Va. Man May Face Indictment in Bigamy Case

Ed Hicks speaks with attorney Richard Simpson outside the courthouse.
Ed Hicks speaks with attorney Richard Simpson outside the courthouse. "We're going to defend this staunchly and set the record straight," Simpson said of the felony bigamy charge. Hicks's two current wives live in Fairfax and Utah. (Photos By Nikki Kahn -- The Washington Post)
By Tom Jackman
Washington Post Staff Writer
Saturday, July 2, 2005

A man charged with felony bigamy in Fairfax County waived his right to a preliminary hearing yesterday and now faces possible indictment by a Fairfax grand jury this month.

Court records indicate that Charles Edward "Ed" Hicks, 61, has been married seven times and is currently married to two women: one living in Fairfax, the other in Utah. He was arrested May 25 and charged with bigamy, which in Virginia carries a minimum sentence of two years in prison, although that is rarely imposed in Fairfax.

Until yesterday, Hicks had not seen his seventh wife, Sandra Goldin Hicks, since she tossed him out of their townhouse in the Hybla Valley area April 13. It was then, Sandra Hicks said, that she learned he had been married multiple times, that their tax refund for last year had been redirected to one of his prior joint returns and that he was trying to meet women on the Internet.

Sandra Hicks appeared slightly emotional as she sat several feet from the man she married two years ago. Sitting there, she said she realized "that my life with him is just based on lies."

Hicks said little during his brief appearance before Fairfax Juvenile and Domestic Relations Court Judge Kimberly J. Daniel. He said he understood that he was entitled to hear the prosecution's evidence against him, which would have to show probable cause that he committed a crime. But he said he was willing to bypass the hearing.

Hicks declined to comment afterward. His attorney, Richard S. Simpson, said, "We're going to defend this staunchly and set the record straight."

Hicks works for the Army Publishing Directorate at the Hoffman Building in Alexandria. He married his first wife 40 years ago in California, records show, and has three children, including one he has not spoken to in 20 years.

Three of Hicks's marriages took place while he was legally married to someone else, according to court documents. Most recently, he married Julie Flint in California in April 1997 and Sandra Goldin in May 2003. He is still married to both. Julie Flint Hicks lives in Utah.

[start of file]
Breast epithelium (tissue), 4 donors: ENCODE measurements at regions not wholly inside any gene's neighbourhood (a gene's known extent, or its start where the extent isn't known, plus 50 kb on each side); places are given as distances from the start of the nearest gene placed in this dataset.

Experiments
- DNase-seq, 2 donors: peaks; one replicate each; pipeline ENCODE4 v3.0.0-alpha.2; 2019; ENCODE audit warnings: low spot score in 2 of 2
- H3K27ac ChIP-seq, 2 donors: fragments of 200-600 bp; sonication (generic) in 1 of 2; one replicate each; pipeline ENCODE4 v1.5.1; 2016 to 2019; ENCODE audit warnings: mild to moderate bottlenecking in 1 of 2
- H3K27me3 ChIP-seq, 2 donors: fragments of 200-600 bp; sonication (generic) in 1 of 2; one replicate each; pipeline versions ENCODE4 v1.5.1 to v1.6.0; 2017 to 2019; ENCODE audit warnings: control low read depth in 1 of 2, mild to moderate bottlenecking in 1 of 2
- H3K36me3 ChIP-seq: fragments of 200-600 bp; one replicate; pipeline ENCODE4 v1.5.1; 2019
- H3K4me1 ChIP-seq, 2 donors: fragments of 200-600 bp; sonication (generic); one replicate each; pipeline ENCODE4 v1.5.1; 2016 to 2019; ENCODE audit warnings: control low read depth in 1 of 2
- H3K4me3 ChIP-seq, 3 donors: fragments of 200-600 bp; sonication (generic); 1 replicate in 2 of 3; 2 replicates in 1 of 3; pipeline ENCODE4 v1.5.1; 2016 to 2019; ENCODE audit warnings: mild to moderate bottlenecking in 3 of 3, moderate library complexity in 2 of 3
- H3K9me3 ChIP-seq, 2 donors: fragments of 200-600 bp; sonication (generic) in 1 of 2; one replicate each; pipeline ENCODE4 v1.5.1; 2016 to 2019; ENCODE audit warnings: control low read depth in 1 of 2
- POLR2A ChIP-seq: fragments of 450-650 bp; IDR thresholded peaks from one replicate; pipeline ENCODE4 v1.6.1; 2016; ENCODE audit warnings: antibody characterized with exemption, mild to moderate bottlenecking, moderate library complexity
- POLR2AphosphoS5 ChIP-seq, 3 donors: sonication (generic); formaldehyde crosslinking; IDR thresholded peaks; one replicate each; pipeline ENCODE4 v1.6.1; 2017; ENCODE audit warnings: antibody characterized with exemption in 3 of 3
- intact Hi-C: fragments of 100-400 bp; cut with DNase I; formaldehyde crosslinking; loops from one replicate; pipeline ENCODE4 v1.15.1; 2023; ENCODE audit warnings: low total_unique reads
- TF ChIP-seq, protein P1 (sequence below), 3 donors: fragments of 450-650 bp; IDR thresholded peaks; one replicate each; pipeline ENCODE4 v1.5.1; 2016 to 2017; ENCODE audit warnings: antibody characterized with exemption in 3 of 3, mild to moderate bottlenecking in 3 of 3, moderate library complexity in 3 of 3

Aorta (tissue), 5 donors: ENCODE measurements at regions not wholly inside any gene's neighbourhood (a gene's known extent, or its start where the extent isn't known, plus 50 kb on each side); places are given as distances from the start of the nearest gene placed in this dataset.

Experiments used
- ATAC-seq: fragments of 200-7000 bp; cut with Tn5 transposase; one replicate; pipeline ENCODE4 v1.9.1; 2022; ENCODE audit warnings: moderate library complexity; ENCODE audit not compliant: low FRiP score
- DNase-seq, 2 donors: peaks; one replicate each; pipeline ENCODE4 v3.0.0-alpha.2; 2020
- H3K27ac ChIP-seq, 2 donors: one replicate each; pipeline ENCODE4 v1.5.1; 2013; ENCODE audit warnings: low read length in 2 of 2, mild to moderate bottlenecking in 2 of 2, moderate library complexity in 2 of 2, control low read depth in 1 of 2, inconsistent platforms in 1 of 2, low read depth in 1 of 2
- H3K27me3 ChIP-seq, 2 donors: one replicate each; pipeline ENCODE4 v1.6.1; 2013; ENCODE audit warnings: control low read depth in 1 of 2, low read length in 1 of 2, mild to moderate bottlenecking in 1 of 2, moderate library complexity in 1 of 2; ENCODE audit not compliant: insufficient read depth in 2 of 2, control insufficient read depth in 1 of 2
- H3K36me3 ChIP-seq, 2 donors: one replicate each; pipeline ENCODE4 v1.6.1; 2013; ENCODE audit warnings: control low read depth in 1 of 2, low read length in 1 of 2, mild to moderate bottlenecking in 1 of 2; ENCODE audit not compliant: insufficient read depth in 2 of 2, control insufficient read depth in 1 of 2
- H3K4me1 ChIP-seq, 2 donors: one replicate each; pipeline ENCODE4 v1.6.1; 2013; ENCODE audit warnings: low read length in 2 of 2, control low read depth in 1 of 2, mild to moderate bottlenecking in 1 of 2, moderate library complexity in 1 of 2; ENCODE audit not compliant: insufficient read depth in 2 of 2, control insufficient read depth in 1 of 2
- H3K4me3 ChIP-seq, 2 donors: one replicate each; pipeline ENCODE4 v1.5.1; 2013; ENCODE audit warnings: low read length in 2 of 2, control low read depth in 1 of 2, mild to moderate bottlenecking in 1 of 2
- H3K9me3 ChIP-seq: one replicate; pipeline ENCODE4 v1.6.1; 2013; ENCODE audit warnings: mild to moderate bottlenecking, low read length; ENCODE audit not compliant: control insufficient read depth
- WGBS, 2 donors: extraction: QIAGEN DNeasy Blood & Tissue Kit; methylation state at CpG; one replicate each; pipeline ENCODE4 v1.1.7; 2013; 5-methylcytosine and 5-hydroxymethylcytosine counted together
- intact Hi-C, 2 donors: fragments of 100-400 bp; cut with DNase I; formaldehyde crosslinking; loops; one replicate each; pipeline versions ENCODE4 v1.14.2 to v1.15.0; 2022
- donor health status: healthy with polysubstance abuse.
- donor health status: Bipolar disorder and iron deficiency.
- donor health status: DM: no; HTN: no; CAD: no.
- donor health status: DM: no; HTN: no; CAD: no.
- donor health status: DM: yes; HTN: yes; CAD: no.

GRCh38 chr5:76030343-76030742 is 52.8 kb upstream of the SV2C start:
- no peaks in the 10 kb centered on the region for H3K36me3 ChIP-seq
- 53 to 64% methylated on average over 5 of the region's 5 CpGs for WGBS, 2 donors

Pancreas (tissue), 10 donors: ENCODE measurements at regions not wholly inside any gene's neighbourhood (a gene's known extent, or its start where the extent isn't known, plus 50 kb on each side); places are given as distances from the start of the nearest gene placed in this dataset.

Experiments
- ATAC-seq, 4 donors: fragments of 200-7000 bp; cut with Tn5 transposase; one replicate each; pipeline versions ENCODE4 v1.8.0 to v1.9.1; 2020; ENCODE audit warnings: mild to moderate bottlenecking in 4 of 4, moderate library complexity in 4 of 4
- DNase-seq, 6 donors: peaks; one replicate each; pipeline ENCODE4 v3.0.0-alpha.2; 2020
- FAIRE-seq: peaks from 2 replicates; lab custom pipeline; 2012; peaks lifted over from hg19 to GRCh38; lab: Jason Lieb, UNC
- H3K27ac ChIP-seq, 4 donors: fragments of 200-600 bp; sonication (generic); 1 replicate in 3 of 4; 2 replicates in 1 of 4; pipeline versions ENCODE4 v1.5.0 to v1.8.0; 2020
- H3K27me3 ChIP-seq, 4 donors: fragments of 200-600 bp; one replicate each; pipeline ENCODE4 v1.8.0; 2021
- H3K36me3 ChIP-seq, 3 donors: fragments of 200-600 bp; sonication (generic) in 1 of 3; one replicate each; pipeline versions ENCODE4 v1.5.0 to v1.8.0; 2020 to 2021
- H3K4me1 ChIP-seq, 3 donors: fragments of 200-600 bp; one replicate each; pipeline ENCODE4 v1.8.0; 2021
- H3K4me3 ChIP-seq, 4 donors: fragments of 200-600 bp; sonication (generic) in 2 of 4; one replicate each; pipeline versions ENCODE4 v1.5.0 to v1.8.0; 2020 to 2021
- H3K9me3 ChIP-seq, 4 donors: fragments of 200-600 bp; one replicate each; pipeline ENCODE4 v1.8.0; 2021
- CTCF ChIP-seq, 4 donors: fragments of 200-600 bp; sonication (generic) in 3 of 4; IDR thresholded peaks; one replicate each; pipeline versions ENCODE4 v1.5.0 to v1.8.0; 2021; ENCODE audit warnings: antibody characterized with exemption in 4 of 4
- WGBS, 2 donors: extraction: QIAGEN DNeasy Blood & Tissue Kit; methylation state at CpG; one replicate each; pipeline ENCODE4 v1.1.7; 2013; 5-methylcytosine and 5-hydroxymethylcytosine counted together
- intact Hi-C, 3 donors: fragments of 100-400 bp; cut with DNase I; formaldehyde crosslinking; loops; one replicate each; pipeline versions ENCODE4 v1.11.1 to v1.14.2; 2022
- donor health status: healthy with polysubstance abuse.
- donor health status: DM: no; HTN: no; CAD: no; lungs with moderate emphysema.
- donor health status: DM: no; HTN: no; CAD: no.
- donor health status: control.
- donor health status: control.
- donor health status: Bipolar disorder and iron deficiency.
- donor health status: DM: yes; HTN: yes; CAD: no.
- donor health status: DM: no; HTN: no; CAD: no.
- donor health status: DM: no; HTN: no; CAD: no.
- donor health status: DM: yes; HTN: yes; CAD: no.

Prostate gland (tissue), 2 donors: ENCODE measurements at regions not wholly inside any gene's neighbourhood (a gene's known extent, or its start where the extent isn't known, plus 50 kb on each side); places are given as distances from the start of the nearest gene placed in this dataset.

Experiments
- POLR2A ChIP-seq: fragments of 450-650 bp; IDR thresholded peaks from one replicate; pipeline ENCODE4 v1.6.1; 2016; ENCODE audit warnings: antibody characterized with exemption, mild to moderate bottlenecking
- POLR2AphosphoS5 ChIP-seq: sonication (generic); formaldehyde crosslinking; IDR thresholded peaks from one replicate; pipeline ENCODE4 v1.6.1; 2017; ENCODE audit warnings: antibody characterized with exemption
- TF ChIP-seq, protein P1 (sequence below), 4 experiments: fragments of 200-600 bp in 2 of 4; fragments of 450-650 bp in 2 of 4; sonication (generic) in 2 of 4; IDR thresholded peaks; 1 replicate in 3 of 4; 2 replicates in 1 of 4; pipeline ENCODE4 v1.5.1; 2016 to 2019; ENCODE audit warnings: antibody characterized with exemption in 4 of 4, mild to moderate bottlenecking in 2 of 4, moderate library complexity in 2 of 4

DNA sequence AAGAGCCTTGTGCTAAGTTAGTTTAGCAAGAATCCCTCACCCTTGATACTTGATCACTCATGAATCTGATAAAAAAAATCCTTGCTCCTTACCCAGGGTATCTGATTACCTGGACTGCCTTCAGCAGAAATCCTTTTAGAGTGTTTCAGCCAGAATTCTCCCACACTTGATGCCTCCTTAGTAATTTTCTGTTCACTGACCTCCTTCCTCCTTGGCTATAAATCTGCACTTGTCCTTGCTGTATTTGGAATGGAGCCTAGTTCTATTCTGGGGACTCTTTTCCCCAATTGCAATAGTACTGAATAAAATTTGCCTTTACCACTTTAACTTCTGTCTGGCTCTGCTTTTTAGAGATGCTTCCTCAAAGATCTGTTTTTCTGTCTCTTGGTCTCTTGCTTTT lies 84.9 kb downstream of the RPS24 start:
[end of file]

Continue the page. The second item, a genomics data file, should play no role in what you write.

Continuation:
The Fairfax bigamy case was sent to the grand jury in circuit court, which next meets July 18.

Although felony bigamy cases carry a penalty of two to 10 years in Virginia, not even the minimum sentence has been handed down in Fairfax since 1979, court records show. Not including Hicks, Fairfax police have arrested six people since 2002 for bigamy. Charges were dismissed in domestic relations court against two of them, and another was dismissed on appeal.

Two other men were allowed to plead guilty to misdemeanor bigamy: One was given a six-month suspended sentence and a $50 fine, and the other received a four-month suspended sentence and a $250 fine.

The one case that made it to Circuit Court resulted in a guilty plea in 2002 and a one-year jail term. Since 1979, eight cases, all against men, have reached Fairfax circuit court, statistics show. Two were dismissed there; three received suspended sentences and three were ordered incarcerated -- two for one year each and one for 18 months, records show.

"It's rather difficult to get the judiciary excited about them," Fairfax Commonwealth's Attorney Robert F. Horan Jr. said of bigamy cases. "I think it's because sometimes you get judges who think the woman is better off, she has rid herself of the problem. I think they see the seriousness of it, but most of them wonder what good incarceration's going to do."


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